Plans for barn renovation uncover a honey of a problem in Zelienople
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Georgia Berner and her husband, Jim Farber, were planning to remodel a part of their old Zelienople barn. They were going to transform one wing into a family room, ideal for entertaining friends as well as viewing the valley that sprawls in the distance.
But there was one problem.
Actually, there were thousands of buzzing little problems.
Several colonies of wild honeybees had settled into a wall in the exact area Ms. Berner planned to renovate. They had been colonizing for nearly 12 years.
Over the years, Ms. Berner said, she and the bees had lived in harmony. She had gotten used to them and they seemed all right with her.Robin Rombach, Post-Gazette
Craig Cella, a bee inspector with the state Department of Agriculture, looks for the queen bee in one of two honeybee hives removed from a barn wall in Zelienople yesterday.
Robin Rombach, Post-Gazette
A honeybee clings to honey covering beekeeper Kevin Lutz's hand. Mr. Lutz used his bare hands to remove two huge honeybee hives from the barn of Jim Farber and Georgia Berner.
Click photo for larger image.
Ms. Berner, who is a Democratic congressional candidate in the state's 4th District, didn't want anything to happen to the bees, so she phoned Kevin Lutz, a beekeeper who lives just up the road, and asked for his help.
In August, Mr. Lutz went to the barn and discovered not one but four colonies of bees. In the intervening months, two colonies either died off or moved on.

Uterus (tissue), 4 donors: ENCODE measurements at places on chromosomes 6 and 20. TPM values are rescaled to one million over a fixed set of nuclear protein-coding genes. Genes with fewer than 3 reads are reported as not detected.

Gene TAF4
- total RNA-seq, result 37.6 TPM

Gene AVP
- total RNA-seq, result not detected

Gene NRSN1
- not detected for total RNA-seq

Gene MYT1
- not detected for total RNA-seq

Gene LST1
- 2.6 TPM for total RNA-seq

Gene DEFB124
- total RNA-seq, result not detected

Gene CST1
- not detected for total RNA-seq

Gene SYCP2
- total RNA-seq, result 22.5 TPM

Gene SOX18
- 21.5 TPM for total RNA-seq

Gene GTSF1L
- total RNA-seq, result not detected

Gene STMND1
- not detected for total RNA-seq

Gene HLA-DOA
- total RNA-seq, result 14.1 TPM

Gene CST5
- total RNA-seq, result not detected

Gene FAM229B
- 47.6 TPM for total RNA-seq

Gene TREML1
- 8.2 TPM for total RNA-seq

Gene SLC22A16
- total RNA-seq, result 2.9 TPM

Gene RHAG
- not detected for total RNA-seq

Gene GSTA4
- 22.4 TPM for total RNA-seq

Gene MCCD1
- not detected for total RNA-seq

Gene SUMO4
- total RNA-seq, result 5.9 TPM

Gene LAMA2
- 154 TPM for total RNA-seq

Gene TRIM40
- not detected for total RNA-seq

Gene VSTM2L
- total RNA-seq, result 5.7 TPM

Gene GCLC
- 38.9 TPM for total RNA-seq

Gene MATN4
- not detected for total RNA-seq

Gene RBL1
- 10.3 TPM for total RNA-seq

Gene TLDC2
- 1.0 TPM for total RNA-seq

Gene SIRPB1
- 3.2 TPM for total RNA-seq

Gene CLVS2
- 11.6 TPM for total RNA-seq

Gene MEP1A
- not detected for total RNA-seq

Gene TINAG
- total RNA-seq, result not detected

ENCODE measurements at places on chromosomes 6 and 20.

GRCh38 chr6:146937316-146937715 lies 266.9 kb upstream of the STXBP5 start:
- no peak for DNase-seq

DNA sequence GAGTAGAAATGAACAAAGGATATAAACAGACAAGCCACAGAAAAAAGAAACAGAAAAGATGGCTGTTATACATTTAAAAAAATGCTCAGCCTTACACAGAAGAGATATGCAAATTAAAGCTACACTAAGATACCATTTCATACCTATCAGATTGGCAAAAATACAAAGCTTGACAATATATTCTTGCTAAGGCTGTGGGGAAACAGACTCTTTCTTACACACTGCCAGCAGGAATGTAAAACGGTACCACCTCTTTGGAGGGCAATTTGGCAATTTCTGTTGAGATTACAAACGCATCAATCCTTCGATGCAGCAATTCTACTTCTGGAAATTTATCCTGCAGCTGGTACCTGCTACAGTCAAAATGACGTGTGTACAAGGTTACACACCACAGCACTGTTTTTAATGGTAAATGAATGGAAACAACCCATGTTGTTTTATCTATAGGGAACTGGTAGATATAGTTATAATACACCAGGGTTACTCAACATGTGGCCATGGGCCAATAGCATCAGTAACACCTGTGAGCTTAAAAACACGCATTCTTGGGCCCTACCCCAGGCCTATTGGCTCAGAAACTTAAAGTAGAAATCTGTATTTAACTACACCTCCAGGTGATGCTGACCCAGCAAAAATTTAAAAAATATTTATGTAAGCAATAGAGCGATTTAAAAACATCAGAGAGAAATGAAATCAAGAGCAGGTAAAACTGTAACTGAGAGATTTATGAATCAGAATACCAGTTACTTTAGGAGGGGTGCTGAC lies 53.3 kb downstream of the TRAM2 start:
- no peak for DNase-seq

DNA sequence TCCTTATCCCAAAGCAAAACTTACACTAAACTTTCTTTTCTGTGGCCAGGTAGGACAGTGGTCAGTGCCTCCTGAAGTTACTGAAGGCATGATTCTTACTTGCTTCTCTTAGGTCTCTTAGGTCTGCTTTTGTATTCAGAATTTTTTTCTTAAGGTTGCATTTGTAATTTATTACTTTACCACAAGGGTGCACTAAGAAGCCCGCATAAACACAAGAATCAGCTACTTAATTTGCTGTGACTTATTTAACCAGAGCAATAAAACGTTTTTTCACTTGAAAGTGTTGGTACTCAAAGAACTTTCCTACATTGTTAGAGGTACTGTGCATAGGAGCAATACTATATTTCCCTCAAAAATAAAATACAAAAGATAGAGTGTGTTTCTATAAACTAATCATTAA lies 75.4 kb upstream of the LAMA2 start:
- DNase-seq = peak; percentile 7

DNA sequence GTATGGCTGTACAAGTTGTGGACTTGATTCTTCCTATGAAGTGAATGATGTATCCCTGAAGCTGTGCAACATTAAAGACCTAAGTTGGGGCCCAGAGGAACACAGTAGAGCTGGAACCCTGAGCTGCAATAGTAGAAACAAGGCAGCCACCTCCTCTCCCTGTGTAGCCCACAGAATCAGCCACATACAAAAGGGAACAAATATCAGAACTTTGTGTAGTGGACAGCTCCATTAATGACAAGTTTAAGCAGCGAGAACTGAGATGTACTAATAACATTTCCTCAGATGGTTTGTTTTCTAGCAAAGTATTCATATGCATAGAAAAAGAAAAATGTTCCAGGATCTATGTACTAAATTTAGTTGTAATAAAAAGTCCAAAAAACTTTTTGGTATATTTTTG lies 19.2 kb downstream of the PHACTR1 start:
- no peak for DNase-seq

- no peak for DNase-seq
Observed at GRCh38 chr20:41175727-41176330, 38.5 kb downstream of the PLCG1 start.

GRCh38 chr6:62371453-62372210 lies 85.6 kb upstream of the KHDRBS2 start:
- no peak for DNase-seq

Mr. Lutz suspected the bees were unusual because they were semi-wild, had grown from one to four colonies and had survived for about 12 years.
"If a colony lives for two years, it's rare, especially for a wild colony," said Mr. Lutz. "There are certain colonies that have grooming ability, which allows them to groom each other, removing mites. But for them to last that long isn't normal."
After inspecting the bees, Mr. Lutz contacted officials in the entomology department at Penn State University who confirmed their importance. They were identified as honeybee Apis mellifera.
Mr. Lutz persuaded Ms. Berner to delay the remodeling project until the bees could be safely removed.
And that's just what happened yesterday.
At around 10 a.m., Mr. Lutz and Craig Cella, a Pennsylvania bee inspector, removed several thousand bees from the wall and gently placed them into combs and wooden frames.Robin Rombach, Post-Gazette
Local beekeeper Kevin Lutz talks about the honeybee colony found in the walls of the barn. The hive behind him is believed to be more than 10 years old..
Click photo for larger image.
Some of the bees from the parent colony will be taken to Penn State, where they will be examined for mites and such viruses as deformed wing. Mr. Lutz will take the others to his farm.
After the wall was removed, Mr. Cella sprayed the bees down with a light mist of sugar water. The water keeps the bees occupied and calms them while the honey is removed.
"The queen bee sets the temperament for the colony," said Mr. Cella. "If she is calm, the rest of the colony will be, too."
The queen of the first colony must have been congenial because neither Mr. Cella nor Mr. Lutz wore gloves as they tore away the honey.
"Experienced bee handlers rarely wear gloves," said Mr. Cella.
After several moments, Mr. Cella located drones, then the queen bee, which was hidden away in a comb.
"Here she is," he said.
Mr. Cella said honeybees pollinate about 90 percent of all fruits and vegetables, including apples, peaches, soybeans, pumpkins, grapes and snap beans.
He said the honeybee population is dying off because of mites and viruses and estimates there are precious few wild bees left in America.
"I thought all I was going to do was remove a colony of honeybees, but discovered an impending natural and economic disaster," said Ms. Berner.
"The commercial beekeepers and small farmers are going to lose their livelihood if bees are not saved in the United States."
First Published May 8, 2006 12:00 am